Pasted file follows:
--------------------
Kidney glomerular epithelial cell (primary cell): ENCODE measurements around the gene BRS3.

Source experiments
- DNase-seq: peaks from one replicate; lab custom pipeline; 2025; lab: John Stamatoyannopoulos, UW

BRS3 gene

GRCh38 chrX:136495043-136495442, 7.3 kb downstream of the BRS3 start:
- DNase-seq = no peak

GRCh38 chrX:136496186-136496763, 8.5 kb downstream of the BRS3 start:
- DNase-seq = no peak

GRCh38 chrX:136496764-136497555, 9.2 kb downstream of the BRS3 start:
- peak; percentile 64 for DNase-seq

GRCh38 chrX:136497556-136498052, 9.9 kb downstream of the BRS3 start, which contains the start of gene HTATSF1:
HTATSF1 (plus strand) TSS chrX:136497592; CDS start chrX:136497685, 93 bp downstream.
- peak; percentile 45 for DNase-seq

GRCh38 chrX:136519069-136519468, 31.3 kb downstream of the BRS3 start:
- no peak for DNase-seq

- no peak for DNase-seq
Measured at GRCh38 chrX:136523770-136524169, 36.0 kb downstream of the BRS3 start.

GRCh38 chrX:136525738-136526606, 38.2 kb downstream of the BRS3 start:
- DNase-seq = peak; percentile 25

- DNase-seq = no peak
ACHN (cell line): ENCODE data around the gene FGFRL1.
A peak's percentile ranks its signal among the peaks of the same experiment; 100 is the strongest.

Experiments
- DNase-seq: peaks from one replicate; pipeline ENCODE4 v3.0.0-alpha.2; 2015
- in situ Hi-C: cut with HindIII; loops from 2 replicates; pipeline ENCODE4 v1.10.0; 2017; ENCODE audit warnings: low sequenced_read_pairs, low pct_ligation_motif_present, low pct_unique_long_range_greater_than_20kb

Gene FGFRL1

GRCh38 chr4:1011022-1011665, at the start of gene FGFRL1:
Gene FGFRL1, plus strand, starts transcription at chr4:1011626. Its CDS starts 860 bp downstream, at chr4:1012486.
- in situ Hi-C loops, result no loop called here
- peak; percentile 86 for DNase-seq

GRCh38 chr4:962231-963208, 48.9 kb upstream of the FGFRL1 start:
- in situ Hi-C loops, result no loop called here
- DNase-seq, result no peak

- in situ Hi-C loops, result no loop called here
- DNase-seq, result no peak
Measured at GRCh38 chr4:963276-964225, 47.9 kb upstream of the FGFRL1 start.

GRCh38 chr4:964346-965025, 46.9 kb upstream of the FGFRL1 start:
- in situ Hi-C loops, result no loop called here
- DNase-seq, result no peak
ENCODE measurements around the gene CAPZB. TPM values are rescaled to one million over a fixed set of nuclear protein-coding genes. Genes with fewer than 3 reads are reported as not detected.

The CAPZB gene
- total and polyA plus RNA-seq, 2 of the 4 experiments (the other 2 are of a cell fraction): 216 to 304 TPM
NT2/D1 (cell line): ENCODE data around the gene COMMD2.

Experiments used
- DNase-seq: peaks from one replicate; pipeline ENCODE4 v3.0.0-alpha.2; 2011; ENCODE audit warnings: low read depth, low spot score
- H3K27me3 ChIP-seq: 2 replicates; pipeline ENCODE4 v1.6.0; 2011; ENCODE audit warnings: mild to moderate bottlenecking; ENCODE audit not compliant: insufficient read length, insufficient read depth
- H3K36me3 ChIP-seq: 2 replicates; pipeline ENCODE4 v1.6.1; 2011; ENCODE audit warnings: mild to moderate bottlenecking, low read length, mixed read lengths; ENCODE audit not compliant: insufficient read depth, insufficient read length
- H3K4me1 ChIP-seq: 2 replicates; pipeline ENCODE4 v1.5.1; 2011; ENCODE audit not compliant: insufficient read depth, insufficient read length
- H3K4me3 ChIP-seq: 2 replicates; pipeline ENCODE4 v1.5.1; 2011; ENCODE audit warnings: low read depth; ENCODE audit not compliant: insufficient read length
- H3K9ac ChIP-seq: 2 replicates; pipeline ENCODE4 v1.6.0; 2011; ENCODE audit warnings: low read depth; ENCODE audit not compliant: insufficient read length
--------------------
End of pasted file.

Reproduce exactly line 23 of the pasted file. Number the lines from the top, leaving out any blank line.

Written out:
Experiments